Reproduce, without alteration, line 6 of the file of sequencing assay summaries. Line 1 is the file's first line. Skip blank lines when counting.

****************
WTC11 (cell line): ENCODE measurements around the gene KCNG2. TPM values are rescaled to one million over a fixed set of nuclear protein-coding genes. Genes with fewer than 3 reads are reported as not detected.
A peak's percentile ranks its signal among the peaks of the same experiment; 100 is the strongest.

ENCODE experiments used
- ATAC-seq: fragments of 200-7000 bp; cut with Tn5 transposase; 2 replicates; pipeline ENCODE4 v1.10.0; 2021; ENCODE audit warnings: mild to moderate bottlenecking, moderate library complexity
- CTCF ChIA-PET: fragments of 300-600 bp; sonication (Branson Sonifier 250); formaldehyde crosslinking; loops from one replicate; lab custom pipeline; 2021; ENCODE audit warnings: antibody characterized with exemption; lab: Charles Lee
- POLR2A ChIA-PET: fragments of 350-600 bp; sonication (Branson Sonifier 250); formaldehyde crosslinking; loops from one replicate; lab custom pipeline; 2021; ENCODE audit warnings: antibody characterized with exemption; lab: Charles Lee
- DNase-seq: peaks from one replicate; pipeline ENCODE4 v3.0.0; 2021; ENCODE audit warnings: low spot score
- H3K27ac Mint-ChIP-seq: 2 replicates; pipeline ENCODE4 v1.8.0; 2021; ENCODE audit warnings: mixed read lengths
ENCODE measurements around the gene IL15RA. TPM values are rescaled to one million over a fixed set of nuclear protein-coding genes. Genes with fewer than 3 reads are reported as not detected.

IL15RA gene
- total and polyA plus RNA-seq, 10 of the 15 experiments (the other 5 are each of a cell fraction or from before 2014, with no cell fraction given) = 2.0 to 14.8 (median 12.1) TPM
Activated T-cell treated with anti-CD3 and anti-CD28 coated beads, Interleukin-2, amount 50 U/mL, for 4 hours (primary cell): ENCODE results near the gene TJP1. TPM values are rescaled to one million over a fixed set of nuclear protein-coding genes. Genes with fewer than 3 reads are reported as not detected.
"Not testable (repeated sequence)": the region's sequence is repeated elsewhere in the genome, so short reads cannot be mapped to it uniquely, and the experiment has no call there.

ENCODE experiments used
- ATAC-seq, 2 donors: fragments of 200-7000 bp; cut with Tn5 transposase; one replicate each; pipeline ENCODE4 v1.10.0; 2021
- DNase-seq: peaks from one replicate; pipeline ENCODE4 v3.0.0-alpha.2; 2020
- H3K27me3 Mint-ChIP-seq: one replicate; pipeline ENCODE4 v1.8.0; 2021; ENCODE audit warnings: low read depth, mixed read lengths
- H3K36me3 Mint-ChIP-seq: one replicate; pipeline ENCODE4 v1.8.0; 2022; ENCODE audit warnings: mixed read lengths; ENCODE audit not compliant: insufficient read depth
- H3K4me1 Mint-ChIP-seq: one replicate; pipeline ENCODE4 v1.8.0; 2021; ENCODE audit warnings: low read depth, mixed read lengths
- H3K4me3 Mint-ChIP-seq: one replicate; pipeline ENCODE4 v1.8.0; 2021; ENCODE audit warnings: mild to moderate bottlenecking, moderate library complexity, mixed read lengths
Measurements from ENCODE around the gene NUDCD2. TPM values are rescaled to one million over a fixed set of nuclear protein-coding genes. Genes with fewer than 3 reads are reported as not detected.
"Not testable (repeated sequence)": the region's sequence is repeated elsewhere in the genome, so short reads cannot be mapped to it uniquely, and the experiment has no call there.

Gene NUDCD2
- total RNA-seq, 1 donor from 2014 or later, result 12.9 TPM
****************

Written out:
- POLR2A ChIA-PET: fragments of 350-600 bp; sonication (Branson Sonifier 250); formaldehyde crosslinking; loops from one replicate; lab custom pipeline; 2021; ENCODE audit warnings: antibody characterized with exemption; lab: Charles Lee